High value residential strata owners have recently been finding it very difficult to obtain strata insurance.

This leaves owners unable to meet the strata’s legal obligations. This exposes the owners to significant liabilities.

It can also put individual owners in default on their mortgages. Lastly, it means you may have trouble selling your place. Any new buyer will be unable to get a mortgage without proper coverage.

Requirement to have full replacement coverage

Under s.149 of the Strata Property Act, a strata corporation must “obtain and maintain” property insurance on:

  • common property
  • common assets
  • buildings shown on the strata plan, and
  • fixtures built or installed on a strata lot (if they are installed by the owner developer as part of the original construction)

This property insurance must be on the basis of full replacement value. It must insure against major perils, such as fire, lightning, smoke, flooding, or explosions.

Finding full replacement value insurance

A strata corporation must obtain “full replacement value” for its insurance.

For example, imagine your strata had a catastrophic fire that destroyed the buildings. Your buildings cost $500 million to replace. Therefore your full replacement insurance coverage would need to be for $500 million.

In some cases, the cost of this insurance has increased so significantly that owners simply can’t afford it. The monthly or annual premiums are so high that they make the strata fees unreasonable.

In other cases, strata corporations can’t find full replacement coverage for their buildings at all, no matter the cost. They may be able to obtain partial coverage, but the Strata Property Act requires full replacement coverage.

The increasing cost of insurance

Several things are causing significant increases in the cost of insurance.

Recently, the number of catastrophic property losses (over $25 million) has significantly increased. World-wide weather related incidents such as hurricanes, floods, earthquakes and fires are a primary culprit of these increases.

Many of these catastrophes occur in other parts of the world, but they impact our local BC insurance market because of the way insurance works.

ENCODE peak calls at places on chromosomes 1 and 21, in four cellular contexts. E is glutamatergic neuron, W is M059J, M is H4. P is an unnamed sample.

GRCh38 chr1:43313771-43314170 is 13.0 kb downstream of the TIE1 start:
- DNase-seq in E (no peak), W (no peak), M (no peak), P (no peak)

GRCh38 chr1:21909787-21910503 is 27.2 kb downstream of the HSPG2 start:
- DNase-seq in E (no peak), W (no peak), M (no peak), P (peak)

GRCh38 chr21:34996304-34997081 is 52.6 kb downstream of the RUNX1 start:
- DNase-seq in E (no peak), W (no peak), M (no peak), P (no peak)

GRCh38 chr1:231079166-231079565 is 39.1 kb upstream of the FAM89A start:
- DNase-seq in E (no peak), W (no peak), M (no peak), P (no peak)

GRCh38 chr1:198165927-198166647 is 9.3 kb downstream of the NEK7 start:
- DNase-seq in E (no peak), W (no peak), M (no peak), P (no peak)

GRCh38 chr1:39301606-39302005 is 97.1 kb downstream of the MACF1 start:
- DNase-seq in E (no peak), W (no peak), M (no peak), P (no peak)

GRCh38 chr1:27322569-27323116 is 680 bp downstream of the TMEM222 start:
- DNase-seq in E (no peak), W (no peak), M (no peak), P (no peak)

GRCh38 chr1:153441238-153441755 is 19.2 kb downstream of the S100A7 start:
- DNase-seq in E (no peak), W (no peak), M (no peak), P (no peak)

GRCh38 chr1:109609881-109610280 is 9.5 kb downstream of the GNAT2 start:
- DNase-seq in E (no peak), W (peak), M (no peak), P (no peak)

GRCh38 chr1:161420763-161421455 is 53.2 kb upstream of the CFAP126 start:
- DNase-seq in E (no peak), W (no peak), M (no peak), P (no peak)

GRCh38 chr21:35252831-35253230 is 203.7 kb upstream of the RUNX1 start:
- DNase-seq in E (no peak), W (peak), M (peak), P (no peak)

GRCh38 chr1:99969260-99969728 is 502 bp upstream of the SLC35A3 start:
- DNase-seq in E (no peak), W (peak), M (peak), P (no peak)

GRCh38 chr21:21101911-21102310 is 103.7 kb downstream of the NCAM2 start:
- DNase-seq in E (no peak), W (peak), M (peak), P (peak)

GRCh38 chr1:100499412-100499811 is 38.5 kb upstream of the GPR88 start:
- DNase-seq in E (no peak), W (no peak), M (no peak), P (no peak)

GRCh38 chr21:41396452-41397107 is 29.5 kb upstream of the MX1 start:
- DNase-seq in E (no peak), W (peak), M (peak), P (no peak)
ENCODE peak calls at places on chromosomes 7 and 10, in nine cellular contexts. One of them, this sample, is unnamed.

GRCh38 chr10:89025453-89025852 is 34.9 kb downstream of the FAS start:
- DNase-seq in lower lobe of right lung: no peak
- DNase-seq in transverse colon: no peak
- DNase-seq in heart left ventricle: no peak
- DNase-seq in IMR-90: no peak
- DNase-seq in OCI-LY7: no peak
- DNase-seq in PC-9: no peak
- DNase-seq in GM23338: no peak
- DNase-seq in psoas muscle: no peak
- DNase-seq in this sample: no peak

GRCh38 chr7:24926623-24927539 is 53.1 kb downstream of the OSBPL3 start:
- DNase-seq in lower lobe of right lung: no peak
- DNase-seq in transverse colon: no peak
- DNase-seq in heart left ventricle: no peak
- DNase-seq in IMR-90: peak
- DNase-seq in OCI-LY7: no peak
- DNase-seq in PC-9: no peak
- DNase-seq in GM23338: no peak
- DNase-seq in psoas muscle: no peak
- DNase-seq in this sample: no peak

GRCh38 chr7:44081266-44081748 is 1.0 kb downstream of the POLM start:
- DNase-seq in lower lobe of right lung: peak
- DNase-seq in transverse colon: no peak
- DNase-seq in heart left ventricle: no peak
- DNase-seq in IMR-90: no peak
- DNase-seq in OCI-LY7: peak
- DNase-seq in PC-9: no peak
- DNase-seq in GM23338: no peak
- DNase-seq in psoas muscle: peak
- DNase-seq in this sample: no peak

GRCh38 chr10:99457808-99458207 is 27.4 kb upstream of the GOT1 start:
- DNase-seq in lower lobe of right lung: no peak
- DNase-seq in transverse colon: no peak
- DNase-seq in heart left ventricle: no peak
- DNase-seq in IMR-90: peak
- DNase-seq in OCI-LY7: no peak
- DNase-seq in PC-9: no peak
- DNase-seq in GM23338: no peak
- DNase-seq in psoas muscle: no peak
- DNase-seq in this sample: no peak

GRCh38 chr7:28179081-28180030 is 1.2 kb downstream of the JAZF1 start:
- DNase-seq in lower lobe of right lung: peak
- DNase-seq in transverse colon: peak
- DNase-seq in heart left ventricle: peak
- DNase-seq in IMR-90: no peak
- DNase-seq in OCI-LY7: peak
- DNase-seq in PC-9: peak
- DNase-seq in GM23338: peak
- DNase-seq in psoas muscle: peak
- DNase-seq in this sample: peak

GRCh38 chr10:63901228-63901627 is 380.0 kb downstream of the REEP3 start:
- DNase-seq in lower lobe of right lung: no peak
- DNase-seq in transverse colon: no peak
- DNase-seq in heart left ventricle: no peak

Local insurers are required to keep reserves on hand to pay for claims. Local insurers might not be able to create a big enough reserve for larger buildings by themselves. They will ask other insurance companies across the world (called “reinsurers”) to help them cover these reserve amounts.

However, the number and extent of catastrophic claims has been increasing across the world. This makes it more difficult for local insurance companies to find reinsurers to help them build these reserves.

Strata buildings are also very valuable – often over $100 million. This alone makes any loss a catastrophic loss.

As well, insurance companies now use more sophisticated computer modelling systems. These systems help them more accurately determine the possible cost of a claim.

Also, insurers look at the number and type of claims made. If your building made a lot of insurance claims, that will negatively impact your ability to find coverage. It will also increase the cost of any insurance you are able to find.

As a result, local insurers have been finding quite a bit of difficulty finding coverage for the strata at all. In some cases, the cost of the coverage could be significantly increased.

The rising cost of deductibles

In addition to the cost of the insurance policy going up, deductibles are also rising.

Insurers don’t want policy-holders to submit requests for claim payments for just any old issue. So they impose a “deductible” – an amount the policy holder must pay when they want to file a claim.